More light beings came in and began clearing individuals. I felt something release from my back. I remained still, mostly with my eyes closed, listening to the odd drumming. It wasn’t the typical shaman drumming that echoed a heart beat. It was earthly and repetitive and fast. Maile was in trance at this point and people were bouncing and swaying as she shook. Her leg shook in the beginning, until the energy was strong enough to shake her whole body, which jingled the bells around her torso. At times she would ask her assistant to light new incense, sprinkle rice or water or move something on the magnificent altar of sacred objects. She blessed, cleared, healed and gave through her chants, songs, drumming and dance. We were each blessed with a personal clearing while she drummed around us and touched the drum to our heads, pounding it with a stick curved like a question mark. She danced around, bells shaking, which we learned later was for protection. Maile led us outside (shoes on again) for a walk around the kiva and another clearing.

When our ceremony was complete, the spirits released, Maile became a small dark-skinned woman again. Her crinkly-eyed smile was contagious, so we sat around smiling at each other, basking in the after-glow of healing. The interpreter told us about Maile’s story, her childhood and training as a Shaman. Her drum is fifteen years old, it looks one hundred, and is painted with the trident symbol for Shiva (see pic) on one side and an ohm on the other, representing divine feminine and masculine. There are interchangeable stick-shaped handles for the drum, each carved with a different deity. We learned of her altar and about the bells, which she took off immediately after the ceremony and placed in a fabric bag.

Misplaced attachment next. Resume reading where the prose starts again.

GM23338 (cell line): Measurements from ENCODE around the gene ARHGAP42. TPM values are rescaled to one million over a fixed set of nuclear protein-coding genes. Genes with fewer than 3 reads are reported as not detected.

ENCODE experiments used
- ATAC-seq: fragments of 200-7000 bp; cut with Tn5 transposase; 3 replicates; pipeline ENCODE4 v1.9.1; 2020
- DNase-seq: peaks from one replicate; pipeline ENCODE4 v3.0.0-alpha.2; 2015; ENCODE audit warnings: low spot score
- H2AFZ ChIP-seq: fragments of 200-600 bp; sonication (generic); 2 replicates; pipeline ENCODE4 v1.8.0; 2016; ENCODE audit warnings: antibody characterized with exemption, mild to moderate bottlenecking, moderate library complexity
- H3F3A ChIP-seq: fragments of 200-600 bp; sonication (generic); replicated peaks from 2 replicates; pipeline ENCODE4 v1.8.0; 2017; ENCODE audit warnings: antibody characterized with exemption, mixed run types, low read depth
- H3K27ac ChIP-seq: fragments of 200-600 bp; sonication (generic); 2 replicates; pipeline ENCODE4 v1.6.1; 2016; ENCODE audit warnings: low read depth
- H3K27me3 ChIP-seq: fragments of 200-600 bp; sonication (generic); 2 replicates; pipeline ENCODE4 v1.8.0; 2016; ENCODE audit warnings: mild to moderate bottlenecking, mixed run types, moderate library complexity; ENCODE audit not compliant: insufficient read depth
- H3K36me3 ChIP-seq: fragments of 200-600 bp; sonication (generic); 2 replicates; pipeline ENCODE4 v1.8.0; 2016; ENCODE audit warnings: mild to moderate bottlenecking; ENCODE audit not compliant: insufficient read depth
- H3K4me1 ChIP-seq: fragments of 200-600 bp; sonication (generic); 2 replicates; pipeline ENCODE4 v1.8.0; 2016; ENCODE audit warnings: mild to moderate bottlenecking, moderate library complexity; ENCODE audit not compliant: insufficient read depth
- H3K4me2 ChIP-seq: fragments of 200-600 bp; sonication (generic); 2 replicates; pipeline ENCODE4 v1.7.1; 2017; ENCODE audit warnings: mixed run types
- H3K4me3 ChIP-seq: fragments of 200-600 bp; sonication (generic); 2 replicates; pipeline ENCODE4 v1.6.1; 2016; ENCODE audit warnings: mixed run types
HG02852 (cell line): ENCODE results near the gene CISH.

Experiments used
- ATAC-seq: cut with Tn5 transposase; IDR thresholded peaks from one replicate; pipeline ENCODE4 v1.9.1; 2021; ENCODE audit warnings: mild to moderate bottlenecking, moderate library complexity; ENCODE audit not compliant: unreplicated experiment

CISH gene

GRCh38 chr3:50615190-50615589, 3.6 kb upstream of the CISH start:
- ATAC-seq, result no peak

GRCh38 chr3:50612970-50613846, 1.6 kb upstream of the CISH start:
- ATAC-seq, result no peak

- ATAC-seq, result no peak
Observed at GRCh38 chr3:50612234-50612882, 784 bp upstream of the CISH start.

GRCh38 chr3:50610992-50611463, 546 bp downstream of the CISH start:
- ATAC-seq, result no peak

Although Jeff was kind enough to host Maile Lama’s ceremony, Patricia Turner of Tierra Sagrada/Sacred Earth Foundation promoted her. Pati talked to us about the eagle and the condor, an ancient prophecy, which she believes to be about women stepping up to share wisdom; women like Maile and other indigenous tribal healers, shamans and wisdom keepers.